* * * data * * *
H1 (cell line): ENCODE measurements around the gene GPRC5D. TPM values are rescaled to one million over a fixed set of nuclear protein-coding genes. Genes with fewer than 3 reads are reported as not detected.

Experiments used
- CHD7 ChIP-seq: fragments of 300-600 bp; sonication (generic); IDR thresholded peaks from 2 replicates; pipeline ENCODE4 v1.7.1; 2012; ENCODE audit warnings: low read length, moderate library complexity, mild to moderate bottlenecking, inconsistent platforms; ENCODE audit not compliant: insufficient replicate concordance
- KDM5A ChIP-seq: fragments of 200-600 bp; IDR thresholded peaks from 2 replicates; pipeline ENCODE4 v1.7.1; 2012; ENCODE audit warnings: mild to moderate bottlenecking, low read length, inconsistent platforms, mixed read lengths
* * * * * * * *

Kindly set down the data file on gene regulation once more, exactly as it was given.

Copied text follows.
H1 (cell line): ENCODE measurements around the gene GPRC5D. TPM values are rescaled to one million over a fixed set of nuclear protein-coding genes. Genes with fewer than 3 reads are reported as not detected.

Experiments used
- CHD7 ChIP-seq: fragments of 300-600 bp; sonication (generic); IDR thresholded peaks from 2 replicates; pipeline ENCODE4 v1.7.1; 2012; ENCODE audit warnings: low read length, moderate library complexity, mild to moderate bottlenecking, inconsistent platforms; ENCODE audit not compliant: insufficient replicate concordance
- KDM5A ChIP-seq: fragments of 200-600 bp; IDR thresholded peaks from 2 replicates; pipeline ENCODE4 v1.7.1; 2012; ENCODE audit warnings: mild to moderate bottlenecking, low read length, inconsistent platforms, mixed read lengths